Steroid Awareness...

STEROIDS

 

Anabolic steroid abuse has become a national concern. These drugs are used illicitly be weight lifters, body builders, long distance runners, cyclists and others who claim that these drugs give them a competitive advantage/or improve their physical appearance.

Once viewed as a problem associated only with professional athletes, recent reports estimate that 5 percent to 12 percent of male high school students and 1 percent of female students have used anabolic steroids by the time they were seniors. Concerns over a growing illicit market and prevalence of abuse combined with the possibility of harmful long-term effects of steroid use, led Congress in 1991 to place anabolic steroids into Schedule III of the Controlled substances Act (CSA).

The CSA defines anabolic steroids as any drug or hormonal substance chemically and pharmacologically related to testosterone (other than estrogens, progestins, and corticosteroids), that promotes muscle growth. Most illicit anabolic steroids are sold at gyms, competitions and through mail operations. For the most part, these substances are smuggled into this country. Those commonly encountered on the illiicit market include: boldenone (Equipoise), ethlestrenol (Maxibolin), fluxoymesterone (Halotestin), methandriol, methandrostenolone (Dianabol), methyltestosterone, nandrolone (Durabolin, Deca-Durabolin), oxandrolone (Anavar), oxymetholone (Anadrol), stanozolol (Winstrol), testosterone and trenbolone (Finajet). In addition, a number of bogus or counterfeit products are sold as anabolic steroids.

A limited number of anabolic steroids have been approved for medical and veterinary use. The primary legitimate use of these drugs in humans is for the replacement of inadequate levels of testosterone resulting from a reduction or absence of functioning testes. In veterinary practice, anabolic steroids are used to promote feed efficiency and to improve weight gain, vigor and hair coat. They are also used in veterinary practice to treat anemia and counteract tissue breakdown during illness and trauma.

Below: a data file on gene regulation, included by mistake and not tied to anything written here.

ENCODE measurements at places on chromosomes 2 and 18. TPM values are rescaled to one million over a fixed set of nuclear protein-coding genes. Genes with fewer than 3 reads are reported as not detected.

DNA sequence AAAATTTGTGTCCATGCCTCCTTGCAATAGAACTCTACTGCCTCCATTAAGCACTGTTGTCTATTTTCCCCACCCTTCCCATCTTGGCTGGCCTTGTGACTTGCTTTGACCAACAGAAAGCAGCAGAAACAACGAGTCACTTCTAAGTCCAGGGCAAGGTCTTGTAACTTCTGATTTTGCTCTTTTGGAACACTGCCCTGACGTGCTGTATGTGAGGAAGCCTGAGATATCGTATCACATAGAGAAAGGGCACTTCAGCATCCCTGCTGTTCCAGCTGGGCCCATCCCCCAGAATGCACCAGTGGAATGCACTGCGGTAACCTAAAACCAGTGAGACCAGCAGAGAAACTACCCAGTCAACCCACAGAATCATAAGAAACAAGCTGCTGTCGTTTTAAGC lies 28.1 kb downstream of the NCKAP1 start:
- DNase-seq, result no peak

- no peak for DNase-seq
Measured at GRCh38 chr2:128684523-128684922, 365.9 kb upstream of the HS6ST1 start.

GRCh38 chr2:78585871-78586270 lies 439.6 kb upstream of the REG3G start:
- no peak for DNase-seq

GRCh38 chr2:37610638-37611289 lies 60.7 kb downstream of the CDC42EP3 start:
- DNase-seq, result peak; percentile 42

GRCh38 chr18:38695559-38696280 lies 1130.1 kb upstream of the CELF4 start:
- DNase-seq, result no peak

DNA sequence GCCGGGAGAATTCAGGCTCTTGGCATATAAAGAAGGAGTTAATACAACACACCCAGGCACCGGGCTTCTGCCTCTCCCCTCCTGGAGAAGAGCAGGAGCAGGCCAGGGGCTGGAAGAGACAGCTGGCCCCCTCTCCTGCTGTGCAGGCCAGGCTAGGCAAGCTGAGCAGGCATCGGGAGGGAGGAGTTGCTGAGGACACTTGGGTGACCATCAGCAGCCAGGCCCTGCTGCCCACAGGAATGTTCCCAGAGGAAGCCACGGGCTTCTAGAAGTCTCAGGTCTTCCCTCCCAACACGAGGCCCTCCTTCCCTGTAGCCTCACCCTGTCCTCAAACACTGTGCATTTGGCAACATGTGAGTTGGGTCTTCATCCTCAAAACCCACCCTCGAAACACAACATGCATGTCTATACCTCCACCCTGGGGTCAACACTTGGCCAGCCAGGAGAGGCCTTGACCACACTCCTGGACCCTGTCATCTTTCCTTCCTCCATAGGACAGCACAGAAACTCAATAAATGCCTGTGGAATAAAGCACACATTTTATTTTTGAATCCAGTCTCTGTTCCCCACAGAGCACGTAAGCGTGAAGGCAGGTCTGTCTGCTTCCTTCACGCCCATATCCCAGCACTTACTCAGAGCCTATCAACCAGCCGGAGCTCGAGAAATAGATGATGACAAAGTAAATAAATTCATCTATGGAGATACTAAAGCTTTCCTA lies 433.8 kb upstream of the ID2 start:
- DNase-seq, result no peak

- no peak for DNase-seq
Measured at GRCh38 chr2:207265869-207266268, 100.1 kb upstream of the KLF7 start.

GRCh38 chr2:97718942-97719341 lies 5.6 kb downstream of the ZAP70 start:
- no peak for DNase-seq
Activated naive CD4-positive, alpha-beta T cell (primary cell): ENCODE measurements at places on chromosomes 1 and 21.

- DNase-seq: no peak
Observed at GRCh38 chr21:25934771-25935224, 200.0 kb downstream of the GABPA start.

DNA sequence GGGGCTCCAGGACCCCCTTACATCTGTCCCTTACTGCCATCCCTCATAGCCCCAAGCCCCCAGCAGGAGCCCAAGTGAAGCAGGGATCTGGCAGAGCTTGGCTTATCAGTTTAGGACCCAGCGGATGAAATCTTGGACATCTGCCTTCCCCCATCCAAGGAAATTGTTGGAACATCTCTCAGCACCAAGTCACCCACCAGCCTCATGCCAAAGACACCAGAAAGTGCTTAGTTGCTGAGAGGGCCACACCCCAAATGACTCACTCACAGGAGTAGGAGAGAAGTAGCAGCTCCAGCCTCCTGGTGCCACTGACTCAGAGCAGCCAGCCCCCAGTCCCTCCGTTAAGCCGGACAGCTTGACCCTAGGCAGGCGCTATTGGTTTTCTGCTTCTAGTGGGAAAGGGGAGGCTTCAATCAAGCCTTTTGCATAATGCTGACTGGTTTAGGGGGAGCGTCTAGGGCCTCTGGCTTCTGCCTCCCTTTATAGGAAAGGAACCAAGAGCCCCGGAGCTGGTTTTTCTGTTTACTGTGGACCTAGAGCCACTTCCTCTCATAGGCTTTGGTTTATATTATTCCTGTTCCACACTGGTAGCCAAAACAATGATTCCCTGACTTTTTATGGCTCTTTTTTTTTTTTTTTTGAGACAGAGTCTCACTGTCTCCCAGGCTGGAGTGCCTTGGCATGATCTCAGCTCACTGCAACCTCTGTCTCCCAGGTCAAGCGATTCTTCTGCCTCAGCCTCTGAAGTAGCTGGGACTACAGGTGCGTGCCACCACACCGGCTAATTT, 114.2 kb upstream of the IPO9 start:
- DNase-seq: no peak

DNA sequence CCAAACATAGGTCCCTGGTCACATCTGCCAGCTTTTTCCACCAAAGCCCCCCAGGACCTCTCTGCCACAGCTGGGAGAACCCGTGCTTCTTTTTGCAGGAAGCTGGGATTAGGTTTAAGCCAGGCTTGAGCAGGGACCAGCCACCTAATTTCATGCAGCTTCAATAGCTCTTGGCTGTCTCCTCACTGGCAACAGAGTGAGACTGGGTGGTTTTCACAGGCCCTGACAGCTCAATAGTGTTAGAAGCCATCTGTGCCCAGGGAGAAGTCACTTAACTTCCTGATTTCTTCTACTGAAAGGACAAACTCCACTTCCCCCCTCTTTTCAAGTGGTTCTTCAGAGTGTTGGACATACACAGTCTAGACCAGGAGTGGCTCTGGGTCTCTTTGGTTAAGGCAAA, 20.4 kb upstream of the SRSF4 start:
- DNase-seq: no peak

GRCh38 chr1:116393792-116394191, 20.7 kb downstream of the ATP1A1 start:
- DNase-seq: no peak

When used in combination with exercise training and high protein diet, anabolic steroids can promote increased size and strength of muscles, improve endurance and decrease recovery time between workouts. They are taken orally or by intramuscuclar injection. Users concerned about drug tolerance often take steroids on a schedule called a cycle. A cycle is a period of between 6 and 14 weeks of steroid use, followed by a period of abstinence or reduction in use. Additionally, users tend to "stack" the drugs, using multiple drugs concurrently. Although the benefits of these practices are unsubstantiated, most users feel that cycling and stacking enhance the efficiency of the drugs and limit their side effects.

Yet another mode of steroid use is "pyramiding" in which users slowly escalate steroid use (increasing the number of drugs used at one time and/or the dose and frequency of one or more steroids), reaching a peak amount at mid-cycle and gradually tapering the dose toward the end of the cycle. The escalation of steroid use can vary with different types of training. Body builders and weight lifters tend to escalate their dose to a much higher level than do long distance runners or swimmers.

The adverse effects of large doses of multiple anabolic steroids are not well established. However, there is increasing evidence of serious health problems associated with the abuse of these agents, including cardiovascular damage, liver damage, and damage to reproductive organs.

Physical side effects include elevated blood pressure and cholesterol levels, severe acne, premature balding, reduced sexual function and testicular atrophy. In males, abnormal breast development (gynecomastia) can occur. In females, anabolic steroids have a masculinizing effect, resulting in more body hair, a deeper voice, smaller breasts and fewer menstrual cycles. Several of these effects are irreversible. In adolescents, abuse of these agents may prematurely stop the lengthening of bones, resulting in stunted growth.